As usual the top table attended to the buffet first followed by each table as instructed by the MC. At the appropriate time the father of the bride was invited to address the wedding guests. I had prepared a few brief points to cover before the usual toast to the bride and groom however, the  speech contrived to around 25 minutes, supplemented with quite a few additions that popped into my head. I am afraid I have to blame the demon drink, it is well-known for lubricating the tongue! Following an excellent (and appropriate length) response by the groom we were then entertained by the best man.

The cutting of the cake was unusual in that it was made entirely of differing layers of cheese and the knife was sabre, provided by the MC. Highly novel and very good fun.

With the formalities completed, the mixing and entertainment began. All, no matter what age, visited the Photo-booth and left their inhibitions outside as they dressed up and took up a variety of risky body positions. No doubt the earlier toasts contributed to many of these public displays of hilarity. Other entertainment was a singer/musician with a fine voice who had appeared on the X Factor and one of Sarah’s work colleagues who did a spot as a stand-up comic. The evening continued with the arrival of the obligatory DJ. The joining of two families can sometimes be a fraught with difficulty, but thanks to Sarah and Lee, this wedding had been planned down to the finest of detail, they had created a lovely atmosphere that just put a smile on everyone’s lips and the only tears shed were for those that could no longer be with us and who had thoughtfully been remembered in small but appropriate ways.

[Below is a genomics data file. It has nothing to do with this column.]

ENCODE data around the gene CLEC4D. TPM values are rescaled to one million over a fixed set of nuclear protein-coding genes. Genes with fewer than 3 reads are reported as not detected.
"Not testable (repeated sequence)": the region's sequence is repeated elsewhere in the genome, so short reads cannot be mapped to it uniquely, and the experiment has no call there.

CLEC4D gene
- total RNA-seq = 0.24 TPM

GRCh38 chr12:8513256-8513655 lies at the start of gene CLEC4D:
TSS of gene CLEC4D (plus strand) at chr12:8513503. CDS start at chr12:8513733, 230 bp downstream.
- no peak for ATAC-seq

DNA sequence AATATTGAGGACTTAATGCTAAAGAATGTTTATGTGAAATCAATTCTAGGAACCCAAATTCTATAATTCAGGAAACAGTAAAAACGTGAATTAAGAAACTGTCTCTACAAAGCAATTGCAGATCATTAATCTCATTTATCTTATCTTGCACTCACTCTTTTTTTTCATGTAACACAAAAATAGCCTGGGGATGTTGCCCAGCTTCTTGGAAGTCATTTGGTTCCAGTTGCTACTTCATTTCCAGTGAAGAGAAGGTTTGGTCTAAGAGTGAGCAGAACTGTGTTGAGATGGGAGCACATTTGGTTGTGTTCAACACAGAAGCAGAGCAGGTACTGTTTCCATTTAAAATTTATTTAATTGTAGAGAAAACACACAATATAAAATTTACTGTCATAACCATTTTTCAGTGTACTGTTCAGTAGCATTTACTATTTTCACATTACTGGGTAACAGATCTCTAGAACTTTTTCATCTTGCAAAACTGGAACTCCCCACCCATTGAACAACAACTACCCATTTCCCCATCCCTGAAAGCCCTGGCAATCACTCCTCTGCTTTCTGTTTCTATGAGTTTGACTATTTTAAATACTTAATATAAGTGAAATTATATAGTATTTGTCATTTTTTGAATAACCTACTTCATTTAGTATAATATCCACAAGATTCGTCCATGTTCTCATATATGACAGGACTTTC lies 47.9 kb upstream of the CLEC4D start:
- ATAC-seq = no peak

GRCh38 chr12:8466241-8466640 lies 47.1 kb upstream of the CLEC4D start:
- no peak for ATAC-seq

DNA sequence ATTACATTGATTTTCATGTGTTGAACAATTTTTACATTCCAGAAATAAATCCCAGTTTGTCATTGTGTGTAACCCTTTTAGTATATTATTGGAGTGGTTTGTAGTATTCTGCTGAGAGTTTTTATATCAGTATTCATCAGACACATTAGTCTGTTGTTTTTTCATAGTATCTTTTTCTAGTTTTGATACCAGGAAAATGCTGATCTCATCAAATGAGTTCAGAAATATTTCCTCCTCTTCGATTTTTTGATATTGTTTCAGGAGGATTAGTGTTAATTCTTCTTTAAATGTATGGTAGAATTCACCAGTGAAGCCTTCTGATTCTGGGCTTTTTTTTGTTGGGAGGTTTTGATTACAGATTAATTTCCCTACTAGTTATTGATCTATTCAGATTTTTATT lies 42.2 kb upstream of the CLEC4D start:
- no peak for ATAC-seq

Late in the evening, Ashton made a couple of journeys to the William Cecil Hotel in nearby Stamford to take the Rothwells, Sheila, Sue, Jamie and I to rooms for the night. Glowing with a mixture of pride and alcohol I slept well.

Married Life: Lee and Sarah Price spent their first night in wedlock at the cottage in Braunston that Sarah and the bridesmaids had used the night before. They spent most of the next day in something called a ‘Duvet’ day?

At the William Cecil we all, except Jamie and Ashton who had left very early as they had to go to work, met for breakfast. Afterwards Suraj and I took a taxi back to the Bluebell to help clear up and collect the unused food items, while the rest of our party went window shopping in Stamford. Packing everything we could into Suraj’s car, he followed me in Sue’s car, back to Stamford to pick up the rest of our party and travel back to Harborough. I picked up Mia later in the day. I think she was glad to see me.

At 6am the following day Lee and Sarah arrived at Willow Bank in time for me drive them to Manchester Airport in time to meet one of her bridesmaids (Abby) who just happened to be flying to the USA with her family. I believe they met up in the departure lounge for breakfast. I travelled on to Salford and spent a pleasant three and a half hours with Uncle Stan. For a 95yr old his mind is still very sharp, though his eyesight is now poor. He is having a cataract operation to hopefully improve his vision on August 28th. On my return journey I was caught stationary on the motorway in a thunderstorm. Coincidentally, Sarah and Lee’s plane was also stranded on the runway by the same storm for an hour.

The rest of the week was spent entertaining Sheila, Ellis and Lucas, thankfully the weather was reasonable and allowed the boys be outside as much as inside on their ipads. Sue took Sheila back to Tenbury Wells on Sunday and on the Tuesday we (including Mia) and the boys returned Sarah’s wedding dress hoop to the bridal shop in Sileby and then checked on the house in Braunston, everything seemed fine. On our return to Harborough we stopped for ice-creams and a walk in Knighton Park.

It was Sue’s birthday on the 23rd. She went to see a film at the Odeon Kettering in the afternoon and in the evening we had a meal at Casa Nostra, a new Italian restaurant in Harborough.